‘Go Home or Face Arrest’: promoting ‘community cohesion’ in ‘post racial’ Britain?

August 10, 2013 in Blog

The year is 1990. The place, Hackney in East London.

A man is walking along Homerton High Street accompanied by his children whom he is taking to join the public library. A builder’s truck passes by and a wooden plank is hurled at the man, accompanied by a shout of ‘Go home, you stinking Paki’. The man is hit on the head and falls to the ground in front of his horrified children. Fortunately, although suffering a serious head wound he lives to tell the tale and thankfully is not the victim of yet another racist murder.

Who was he?

He was a primary school teacher from Trinidad, of Indian heritage, a descendant of indentured labourers who were brought to the Caribbean from that great outpost of the British Empire, India, beginning in 1845, to replace the enslaved Africans who had moved away from the plantations following the abolition of slavery in 1838. He had never been to Pakistan or anywhere else on the Indian sub-continent. Before Trinidad won its political independence and became a republic, he had carried a British colonial passport. Read the rest of this entry →

When Stephen met Trayvon

July 23, 2013 in Blog

Credits: "Stephen Lawrence memorial", by Darryl_SE7 (Flickr - CC BY-NC 2.0)

Credits: “Stephen Lawrence memorial”, by Darryl_SE7 (Flickr – CC BY-NC 2.0)

Stephen Lawrence – 1993 to 2013 and continuing… Trayvon Martin – 2012 to 2013 and continuing… So, who will guard and police the guards? Who and what are those guards protecting and on whose behalf?

When does ‘neighbourhood watch’ morph into vigilantism, with vigilantes exercising what they see as their moral and God-given right to determine who is acceptable in a neighbourhood and who is not; who could go visit residents without fear of challenge and who should just know that, if they do, they are eligible to be challenged by those who appoint themselves as gatekeepers to exclude people like them?

Who has the inalienable right to walk the street and go wherever they like, irrespective of their dress code and who does not? Who are immediately identified with those of their ethnic or social group who commit crime and engage in anti-social behaviour and from whom the same could be expected automatically and who are not?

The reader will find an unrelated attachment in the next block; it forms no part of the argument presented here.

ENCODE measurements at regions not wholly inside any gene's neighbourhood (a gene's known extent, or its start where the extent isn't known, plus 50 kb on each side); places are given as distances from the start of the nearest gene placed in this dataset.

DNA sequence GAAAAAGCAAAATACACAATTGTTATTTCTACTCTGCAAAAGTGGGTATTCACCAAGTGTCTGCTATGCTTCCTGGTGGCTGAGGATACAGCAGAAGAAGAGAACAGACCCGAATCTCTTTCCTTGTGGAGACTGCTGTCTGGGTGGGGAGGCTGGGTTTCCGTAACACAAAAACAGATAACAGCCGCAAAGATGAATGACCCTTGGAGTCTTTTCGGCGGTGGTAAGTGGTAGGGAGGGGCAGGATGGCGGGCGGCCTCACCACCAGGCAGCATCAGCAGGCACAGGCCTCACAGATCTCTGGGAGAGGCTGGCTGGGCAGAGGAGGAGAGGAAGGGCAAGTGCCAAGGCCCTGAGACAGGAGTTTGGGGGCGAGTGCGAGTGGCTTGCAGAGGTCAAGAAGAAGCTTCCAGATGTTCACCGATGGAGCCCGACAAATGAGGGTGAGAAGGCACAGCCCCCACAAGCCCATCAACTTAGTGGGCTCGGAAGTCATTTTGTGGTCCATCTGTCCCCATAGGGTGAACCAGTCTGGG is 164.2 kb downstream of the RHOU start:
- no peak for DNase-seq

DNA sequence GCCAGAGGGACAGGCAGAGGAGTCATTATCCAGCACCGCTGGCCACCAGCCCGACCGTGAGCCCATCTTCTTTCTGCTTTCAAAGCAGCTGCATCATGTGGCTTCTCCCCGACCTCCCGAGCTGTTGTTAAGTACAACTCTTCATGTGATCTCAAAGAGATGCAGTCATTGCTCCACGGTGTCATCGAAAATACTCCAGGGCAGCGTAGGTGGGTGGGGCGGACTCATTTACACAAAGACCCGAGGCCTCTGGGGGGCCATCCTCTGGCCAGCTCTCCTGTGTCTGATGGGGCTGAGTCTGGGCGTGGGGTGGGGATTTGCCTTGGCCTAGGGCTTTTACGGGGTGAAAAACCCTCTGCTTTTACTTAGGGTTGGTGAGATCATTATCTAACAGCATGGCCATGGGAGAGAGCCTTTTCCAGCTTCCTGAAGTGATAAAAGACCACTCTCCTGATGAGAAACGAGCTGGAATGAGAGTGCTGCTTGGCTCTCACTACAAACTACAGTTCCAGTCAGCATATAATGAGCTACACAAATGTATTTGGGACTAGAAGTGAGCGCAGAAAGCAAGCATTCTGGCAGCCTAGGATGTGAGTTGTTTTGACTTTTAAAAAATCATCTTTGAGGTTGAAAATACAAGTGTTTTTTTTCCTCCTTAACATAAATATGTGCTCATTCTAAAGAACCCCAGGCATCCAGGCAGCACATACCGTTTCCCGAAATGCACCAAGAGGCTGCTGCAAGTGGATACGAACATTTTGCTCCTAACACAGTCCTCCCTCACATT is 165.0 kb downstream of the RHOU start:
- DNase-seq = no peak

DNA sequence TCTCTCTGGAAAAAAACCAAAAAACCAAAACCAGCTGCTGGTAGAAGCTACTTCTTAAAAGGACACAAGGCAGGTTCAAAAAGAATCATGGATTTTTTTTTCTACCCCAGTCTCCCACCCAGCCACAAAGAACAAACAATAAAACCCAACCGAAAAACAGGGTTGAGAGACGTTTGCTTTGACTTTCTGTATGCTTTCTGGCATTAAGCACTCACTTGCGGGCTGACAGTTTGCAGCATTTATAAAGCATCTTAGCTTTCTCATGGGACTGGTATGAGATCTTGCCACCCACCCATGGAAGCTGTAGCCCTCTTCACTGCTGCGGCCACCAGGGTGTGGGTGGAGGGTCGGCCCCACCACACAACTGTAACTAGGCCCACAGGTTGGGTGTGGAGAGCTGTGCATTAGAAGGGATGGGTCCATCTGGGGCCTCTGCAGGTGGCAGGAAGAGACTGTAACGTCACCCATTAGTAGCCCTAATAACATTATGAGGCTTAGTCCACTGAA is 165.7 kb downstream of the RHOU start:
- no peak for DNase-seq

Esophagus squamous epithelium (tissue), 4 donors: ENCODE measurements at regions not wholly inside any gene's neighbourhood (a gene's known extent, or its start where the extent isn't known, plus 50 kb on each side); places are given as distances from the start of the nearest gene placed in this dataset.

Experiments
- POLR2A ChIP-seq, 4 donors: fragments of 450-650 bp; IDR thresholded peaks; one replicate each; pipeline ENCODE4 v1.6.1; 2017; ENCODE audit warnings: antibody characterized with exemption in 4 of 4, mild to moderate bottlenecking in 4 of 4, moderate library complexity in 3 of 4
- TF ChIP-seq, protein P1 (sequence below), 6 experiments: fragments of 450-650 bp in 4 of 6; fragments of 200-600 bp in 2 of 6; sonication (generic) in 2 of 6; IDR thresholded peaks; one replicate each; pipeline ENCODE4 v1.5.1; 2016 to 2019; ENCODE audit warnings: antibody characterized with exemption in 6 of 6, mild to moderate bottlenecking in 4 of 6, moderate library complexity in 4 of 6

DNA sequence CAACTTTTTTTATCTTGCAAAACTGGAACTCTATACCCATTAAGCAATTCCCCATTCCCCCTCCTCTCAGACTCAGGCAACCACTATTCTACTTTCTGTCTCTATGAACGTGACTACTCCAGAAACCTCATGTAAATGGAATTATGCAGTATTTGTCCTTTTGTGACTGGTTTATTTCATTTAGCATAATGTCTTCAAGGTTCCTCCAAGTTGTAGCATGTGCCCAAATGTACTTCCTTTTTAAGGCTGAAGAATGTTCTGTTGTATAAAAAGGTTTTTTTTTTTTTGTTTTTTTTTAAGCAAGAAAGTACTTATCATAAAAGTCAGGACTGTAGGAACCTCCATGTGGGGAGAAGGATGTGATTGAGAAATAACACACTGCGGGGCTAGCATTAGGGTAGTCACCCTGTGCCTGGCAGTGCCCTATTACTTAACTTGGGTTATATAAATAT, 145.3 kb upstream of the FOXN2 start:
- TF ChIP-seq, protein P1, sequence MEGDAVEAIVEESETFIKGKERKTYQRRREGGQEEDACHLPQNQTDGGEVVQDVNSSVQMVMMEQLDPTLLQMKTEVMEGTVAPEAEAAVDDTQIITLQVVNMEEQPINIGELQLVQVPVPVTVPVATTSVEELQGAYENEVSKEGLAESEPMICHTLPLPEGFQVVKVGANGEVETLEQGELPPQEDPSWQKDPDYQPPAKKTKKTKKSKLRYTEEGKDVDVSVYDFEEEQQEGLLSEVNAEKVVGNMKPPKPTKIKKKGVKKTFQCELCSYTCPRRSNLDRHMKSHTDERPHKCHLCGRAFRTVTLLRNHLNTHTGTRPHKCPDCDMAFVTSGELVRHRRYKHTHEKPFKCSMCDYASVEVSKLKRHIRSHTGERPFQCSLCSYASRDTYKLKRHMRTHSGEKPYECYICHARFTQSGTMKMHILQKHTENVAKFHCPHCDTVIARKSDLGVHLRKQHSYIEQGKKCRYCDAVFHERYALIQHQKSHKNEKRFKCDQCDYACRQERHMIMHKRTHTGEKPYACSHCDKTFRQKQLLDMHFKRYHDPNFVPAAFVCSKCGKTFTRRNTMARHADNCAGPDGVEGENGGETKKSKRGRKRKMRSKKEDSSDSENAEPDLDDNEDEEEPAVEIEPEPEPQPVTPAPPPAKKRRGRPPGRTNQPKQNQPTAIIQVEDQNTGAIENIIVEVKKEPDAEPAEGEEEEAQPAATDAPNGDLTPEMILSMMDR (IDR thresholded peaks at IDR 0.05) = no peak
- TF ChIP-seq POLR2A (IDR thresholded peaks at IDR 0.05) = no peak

Who can presume to have the protection of the law and the services of the police when their rights have been infringed and their person or/and property violated and who cannot?

Why should any society presume that it is held together by liberal democratic values and principles and can export those to, if not impose them upon, others when from childhood every African heritage person born in that country learns that they carry an ethnic penalty that restricts their freedom of movement and access to opportunity and that they forget that fundamental fact at their peril? Read the rest of this entry →

Defining the ‘African family’ in the Global African Diaspora

May 20, 2013 in Blog

"African Diaspora" by beautifulcataya (Flickr - CC BY-NC-ND 2.0)

“African Diaspora” by beautifulcataya (Flickr – CC BY-NC-ND 2.0)

The Pan-African Congress Movement (PACM) in the UK will observe Africa Liberation Day (ALD) in various cities, notably London and Birmingham, over the weekend 25- 27 May 2013, as it has done annually over many decades. 

This year, celebrations take on an added significance as it is 50 years since the predecessor of the African Union (AU), the Organisation of African Unity, constituted Africa Liberation Day in 1963. The AU has also designated 2013 the ‘Year of Pan-Africanism and African Renaissance’.

This year, as in previous years, PACM publicity for its programme to mark ALD, warns that it is STRICTLY AN AFRICAN FAMILY EVENT!’  This raises a number of issues which are seldom debated in communities that constitute the Global African Diaspora in the UK.

I well recall attending an ALD event in Manchester some years ago at which I was due to speak. As I arrived at the venue, I witnessed an altercation at the entrance which, as I soon discovered, had to do with the observance of that warning and differing interpretations of what constitutes ‘the African family’.

An elder who had lived in Manchester since the end of the Second World War and was one of the few people who had distinct recollections of the 5th Pan African Congress he attended in Manchester in 1945, turned up at ALD with his wife of some 40+ years.  The event organisers welcomed him warmly, but clearly had a problem with his wife joining him.  She was white English.   This led to an argument which I joined, making it very clear that I was not going to stick around, let alone deliver my talk, if both the elder and his wife were not allowed to attend the event.  Read the rest of this entry →